Many of us spend the majority of our working week with our colleagues. Like any relationship, it’s important to cultivate trust among our people. We want to create a culture of creativity and innovation, give people the freedom to express and share their ideas and ensure that people align with our goals. This is especially important during phases of growth, as it becomes harder to keep tabs on the state of the company proactively. Instead, we need to have the confidence to delegate to the right people without becoming disconnected from the subtle issues that can make or break our business.


  • Does our business have a coherent vision?
  • Have we communicated to our people the mission and direction of the company?
  • Do we have buy-in from them?
  • Are there concerns we haven’t addressed?

Our vision is crucial to laying the foundations for trust. The company’s mission statement needs to be backed up by a concrete plan that plots the path to success. If our company’s vision is nothing but a vague promise or half-baked idea, how can we expect our people to trust in what we want to deliver? If our people lack faith in our company’s goal, they will also lose respect for our leadership team and be more prone to conflict in the workplace.


  • Do your people know whom to talk to about any given issue?
  • Is the leadership team engaged and connected with your people?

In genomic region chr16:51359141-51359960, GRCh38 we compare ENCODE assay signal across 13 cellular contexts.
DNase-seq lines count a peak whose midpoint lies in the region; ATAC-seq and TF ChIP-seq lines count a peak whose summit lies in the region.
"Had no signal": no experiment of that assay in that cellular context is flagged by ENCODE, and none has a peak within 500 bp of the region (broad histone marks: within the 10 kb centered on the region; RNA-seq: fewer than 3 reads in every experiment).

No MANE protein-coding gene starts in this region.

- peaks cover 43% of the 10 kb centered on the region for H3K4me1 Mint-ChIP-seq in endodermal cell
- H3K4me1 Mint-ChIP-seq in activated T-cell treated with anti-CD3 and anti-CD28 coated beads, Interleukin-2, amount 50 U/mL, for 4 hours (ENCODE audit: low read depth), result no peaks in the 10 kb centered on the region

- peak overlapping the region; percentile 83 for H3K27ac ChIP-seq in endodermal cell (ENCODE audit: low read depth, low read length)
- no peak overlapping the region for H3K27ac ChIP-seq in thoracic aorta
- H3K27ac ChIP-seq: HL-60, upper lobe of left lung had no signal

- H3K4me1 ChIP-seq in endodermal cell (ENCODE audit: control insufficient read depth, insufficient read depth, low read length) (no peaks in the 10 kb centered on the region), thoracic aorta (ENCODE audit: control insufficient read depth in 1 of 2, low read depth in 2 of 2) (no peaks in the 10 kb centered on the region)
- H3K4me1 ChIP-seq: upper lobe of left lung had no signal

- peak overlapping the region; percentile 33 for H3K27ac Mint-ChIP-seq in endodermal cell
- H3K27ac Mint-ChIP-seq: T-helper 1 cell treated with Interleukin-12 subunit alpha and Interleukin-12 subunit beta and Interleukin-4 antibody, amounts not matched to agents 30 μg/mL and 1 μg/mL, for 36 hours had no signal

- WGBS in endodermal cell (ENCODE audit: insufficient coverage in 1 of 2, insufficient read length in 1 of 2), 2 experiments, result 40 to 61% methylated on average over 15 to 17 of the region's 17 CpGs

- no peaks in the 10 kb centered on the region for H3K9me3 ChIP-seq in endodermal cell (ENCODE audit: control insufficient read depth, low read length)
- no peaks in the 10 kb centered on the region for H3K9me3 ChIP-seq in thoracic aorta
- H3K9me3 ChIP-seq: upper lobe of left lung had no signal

Few things damage the trust in business faster than ill-defined lines of communication. If one of your people has a problem but is not clear on the correct contact within a company, what do they do? At worst, they might ignore it and hope that somebody else takes responsibility in the future. That might sound like they’re culpable for any problems the issue causes, but in reality, the leadership team is.

Leaders need to be engaged and part of that engagement is establishing clear lines of communication that remain open no matter what changes are occurring within the organisation. Furthermore, leaders need to find the time to get out and talk to their people, walk around the business and listen to what they have to say.

Internal Relationship Building

  • What do you know about your people?
  • What makes your people tick?

Part of talking to your people involves understanding them. We build trust by demonstrating we are trustworthy, that we have empathy and that we care. Ask yourself, why would anyone want to be led by you? Are you the manager that you’d want to be managed by?

Trust is a byproduct of cementing solid relationships with your people. By getting to know individuals on a personal level, you can better understand what makes them tick. You can learn about issues that might be affecting their performance, and they will feel more secure in coming to you with problems they may be facing. If you come across as distant and closed-off, then people will see you as someone to avoid.

Ask for Feedback

  • Do you know what your people think of you?
  • What would happen if your people appraised you?

Just as we give annual appraisals to our people, offering them constructive feedback, pointers and a rundown of what their future looks like, so too should we be open to feedback.

As the adage goes, the key to fixing any problem is to recognise it exists. We should regularly approach our employees, seeking their feedback on different areas of our leadership. Do we tend to micro-manage or perhaps we don’t give enough instruction? Maybe we don’t give enough praise, or we offer too much that it’s become meaningless.

Whatever is the case, we want to make sure our people know that they’re heard. By doing so, we demonstrate that nobody is above constructive criticism and that all feedback is considered.


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